“If we had confidence after a thorough investigation of the facts that the President clearly did not commit obstruction of justice, we would so state,” Mueller continues. “The evidence we obtained about the President 's actions and intent presents difficult issues that prevent us from conclusively determining that no criminal conduct occurred. Accordingly, while this report does not conclude that the President committed a crime, it also does not exonerate him.”
The campaign was ready to play ball
Trump and his allies cheered Barr’s letter for its clarity in refuting collusion-related charges. As the attorney general wrote last month, “the Special Counsel did not find that the Trump campaign, or anyone associated with it, conspired or coordinated with the Russian government in these efforts, despite multiple offers from Russian-affiliated individuals to assist the Trump campaign.”
What it didn’t include was any reference to Mueller’s findings that Trump and his inner circle were willing to work with foreign actors, be it WikiLeaks or Russian agents. Longtime confidant Roger Stone communicated repeatedly with the former organization, and Trump’s campaign apparently went so far as to plan its messaging strategy around document dumps by the media organization.
Aides including Paul Manafort, Michael Cohen, and Michael Flynn likewise maintained contact with Russian officials for Trump’s political or financial gain. And Donald Trump Jr. helped organize the infamous Trump Tower meeting in June 2016 to discuss damaging information about Hillary Clinton. Taken together, Mueller’s findings suggest Trump’s family and aides were much more receptive to foreign aid than Barr suggested.
“In sum, the investigation established multiple links between Trump Campaign officials and individuals tied to the Russian government,” Mueller writes. “Those links included Russian offers of assistance to the Campaign. In some instances, the Campaign was receptive to the offer, while in other instances the Campaign officials shied away.”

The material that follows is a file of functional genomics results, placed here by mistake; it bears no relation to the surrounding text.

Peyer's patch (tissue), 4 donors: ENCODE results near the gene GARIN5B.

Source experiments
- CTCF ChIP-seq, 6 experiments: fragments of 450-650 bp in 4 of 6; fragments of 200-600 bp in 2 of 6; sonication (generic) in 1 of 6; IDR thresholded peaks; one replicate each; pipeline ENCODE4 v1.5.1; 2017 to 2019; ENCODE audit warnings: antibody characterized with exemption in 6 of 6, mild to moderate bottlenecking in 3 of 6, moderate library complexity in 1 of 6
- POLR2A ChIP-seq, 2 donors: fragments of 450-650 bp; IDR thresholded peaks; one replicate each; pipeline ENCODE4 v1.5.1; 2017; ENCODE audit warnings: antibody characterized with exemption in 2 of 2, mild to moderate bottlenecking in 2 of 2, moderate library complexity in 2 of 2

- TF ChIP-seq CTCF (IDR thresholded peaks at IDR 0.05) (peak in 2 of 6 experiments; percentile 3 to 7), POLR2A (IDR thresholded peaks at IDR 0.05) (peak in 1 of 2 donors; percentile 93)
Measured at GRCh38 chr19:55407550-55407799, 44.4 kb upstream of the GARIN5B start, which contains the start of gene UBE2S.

Potential obstruction in plain view
Barr used a portion of his 22-minute news conference Thursday to criticize “relentless speculation in the news media about the president’s personal culpability.”
“Nonetheless, the White House fully cooperated with the special counsel’s investigation, providing unfettered access to campaign and White House documents, directing senior aides to testify freely, and asserting no privilege claims,” Barr said. “And at the same time, the president took no act that in fact deprived the special counsel of the documents and witnesses necessary to complete his investigation.”
He made no mention of the fact that Trump declined to sit for an interview with Mueller, or the fact that the president has castigated the special counsel as part of a “witch hunt” for the better part of two years.
“[M]any of the President's acts directed at witnesses, including discouragement of cooperation with the government and suggestions of possible future pardons, took place in public view,” Mueller writes. “That circumstance is unusual, but no principle of law excludes public acts from the reach of the obstruction laws. If the likely effect of public acts is to influence witnesses or alter their testimony, the harm to the justice system's integrity is the same.”
Cover image: U.S. Attorney General William Barr speaks during a press conference on the release of the redacted version of the Mueller Report at the Department of Justice April 18, 2019 in Washington, DC. (Photo by Win McNamee/Getty Images)